Published in Australasian Journal of Philosophy 96/1 (2018), 168–82             

Logic played an important role in Wittgenstein’s work over the entire period of his philosophizing, from both the point of view of the philosopher of logic and that of the logician. Besides logical analysis, there is another kind of logical activity that characterizes Wittgenstein’s philosophical work after a certain point during his experience as a soldier and, later, as an officer in the First World War – if not earlier. This other kind of logical activity has to do with what appears to be the literary form of Wittgenstein’s philosophical prose, and it is likely to be seen as the most modernist feature of his preoccupation with logic.

Published in Understanding Wittgenstein, Understanding Modernism, A. Matar, ed., Bloomsbury (2017), 205–16

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This essay argues that Wittgenstein’s philosophical perspective on Gödel’s most famous theorem is even more radical than has commonly been assumed. Wittgenstein shows in detail that there is no way that the Gödelian construct of a string of signs could be assigned a useful function within (ordinary) mathematics. — The focus is on Appendix III to Part I of Remarks on the Foundations of Mathematics. The present reading highlights the exceptional importance of this particular set of remarks and, more specifically, emphasises its refined composition and rigorous internal structure.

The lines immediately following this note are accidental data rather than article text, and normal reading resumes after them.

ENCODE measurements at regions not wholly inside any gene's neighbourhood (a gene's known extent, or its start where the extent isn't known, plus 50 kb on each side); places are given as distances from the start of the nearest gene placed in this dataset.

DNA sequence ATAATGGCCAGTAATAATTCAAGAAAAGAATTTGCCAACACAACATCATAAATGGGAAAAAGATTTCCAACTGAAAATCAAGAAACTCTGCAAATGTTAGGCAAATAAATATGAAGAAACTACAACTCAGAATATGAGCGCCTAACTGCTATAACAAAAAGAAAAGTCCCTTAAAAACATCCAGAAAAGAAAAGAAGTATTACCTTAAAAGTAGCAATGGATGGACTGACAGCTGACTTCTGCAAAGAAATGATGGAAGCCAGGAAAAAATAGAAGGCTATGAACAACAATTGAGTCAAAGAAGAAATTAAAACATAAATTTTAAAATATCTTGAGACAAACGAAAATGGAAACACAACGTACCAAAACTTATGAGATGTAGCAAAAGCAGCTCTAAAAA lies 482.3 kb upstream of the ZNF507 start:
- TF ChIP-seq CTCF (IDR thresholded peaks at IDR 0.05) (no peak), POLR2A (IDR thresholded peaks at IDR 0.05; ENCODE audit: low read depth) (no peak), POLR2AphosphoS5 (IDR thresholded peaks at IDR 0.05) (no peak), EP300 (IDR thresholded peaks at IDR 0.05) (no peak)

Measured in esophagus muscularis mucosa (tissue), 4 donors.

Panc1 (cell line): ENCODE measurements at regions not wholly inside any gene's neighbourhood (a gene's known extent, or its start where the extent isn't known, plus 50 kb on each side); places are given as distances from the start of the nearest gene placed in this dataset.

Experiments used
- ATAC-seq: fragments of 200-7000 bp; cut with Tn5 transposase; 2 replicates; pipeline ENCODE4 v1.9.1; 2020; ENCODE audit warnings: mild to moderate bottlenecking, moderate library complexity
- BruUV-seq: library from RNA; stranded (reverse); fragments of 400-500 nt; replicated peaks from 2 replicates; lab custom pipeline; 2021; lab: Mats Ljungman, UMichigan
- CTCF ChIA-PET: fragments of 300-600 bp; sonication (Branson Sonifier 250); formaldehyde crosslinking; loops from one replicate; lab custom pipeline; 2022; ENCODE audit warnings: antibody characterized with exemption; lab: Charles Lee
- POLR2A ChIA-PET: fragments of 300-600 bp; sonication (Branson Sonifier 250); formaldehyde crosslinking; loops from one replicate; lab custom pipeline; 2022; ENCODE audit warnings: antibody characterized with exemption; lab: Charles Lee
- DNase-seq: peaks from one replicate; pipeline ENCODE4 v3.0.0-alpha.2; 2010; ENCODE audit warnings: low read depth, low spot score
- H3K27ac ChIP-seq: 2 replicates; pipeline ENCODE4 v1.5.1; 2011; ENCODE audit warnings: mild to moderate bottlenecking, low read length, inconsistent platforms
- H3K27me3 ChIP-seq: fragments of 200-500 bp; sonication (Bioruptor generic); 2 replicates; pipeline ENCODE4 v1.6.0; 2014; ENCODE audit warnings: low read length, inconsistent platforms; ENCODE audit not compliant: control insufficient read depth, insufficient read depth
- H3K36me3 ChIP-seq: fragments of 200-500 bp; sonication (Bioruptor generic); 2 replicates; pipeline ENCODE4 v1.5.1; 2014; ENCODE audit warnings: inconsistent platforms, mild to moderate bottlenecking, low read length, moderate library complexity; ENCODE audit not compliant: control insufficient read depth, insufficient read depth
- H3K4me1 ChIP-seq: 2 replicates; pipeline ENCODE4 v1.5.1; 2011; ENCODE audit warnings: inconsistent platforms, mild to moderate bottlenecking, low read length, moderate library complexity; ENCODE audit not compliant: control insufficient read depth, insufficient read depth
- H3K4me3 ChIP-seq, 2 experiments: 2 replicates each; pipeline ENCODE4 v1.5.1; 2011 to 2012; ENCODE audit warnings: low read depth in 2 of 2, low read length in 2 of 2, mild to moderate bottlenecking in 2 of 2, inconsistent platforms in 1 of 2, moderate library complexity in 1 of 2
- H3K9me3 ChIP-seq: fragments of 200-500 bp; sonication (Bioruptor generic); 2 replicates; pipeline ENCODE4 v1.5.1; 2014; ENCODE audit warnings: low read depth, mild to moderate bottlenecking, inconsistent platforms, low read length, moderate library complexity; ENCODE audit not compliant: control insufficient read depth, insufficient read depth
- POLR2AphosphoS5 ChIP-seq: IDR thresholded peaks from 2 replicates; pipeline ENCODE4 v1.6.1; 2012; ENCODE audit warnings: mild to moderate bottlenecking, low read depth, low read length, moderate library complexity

Published in Wittgenstein and the Creativity of Language, S. Sunday Grève & J. Mácha, eds, Palgrave (2016), 76–116

What is philosophy? How is it possible? This essay constitutes an attempt to contribute to a better understanding of what might be a good answer to either of these questions by reflecting on one particular characteristic of philosophy, specifically as it presents itself in the philosophical practice of Socrates, Plato and Wittgenstein. Throughout this essay, I conduct the systematic discussion of my topic in parallel lines with the historico-methodological comparison of my three main authors. First, I describe a certain neglected aspect of the Socratic method. Then, exploring the flipside of this aspect, I show that despite the fact that both Socrates and Wittgenstein understand their philosophical approaches as being essentially directed at the particular problems and modes of understanding that are unique to single individuals, they nevertheless aspire to philosophical understanding of the more ‘mundane’ kind that is directed at the world. Finally, interpreting parts of Plato’s dialogues Phaedrus and Laches, I further develop my case for seeing the role of mutual understanding in philosophy as fundamentally twofold, being directed both at the individual and what they say (the word), and at things that are ‘external’ to this human relation at any particular moment of philosophical understanding (the world).

Published in Philosophy 90/2 (2015), 213–39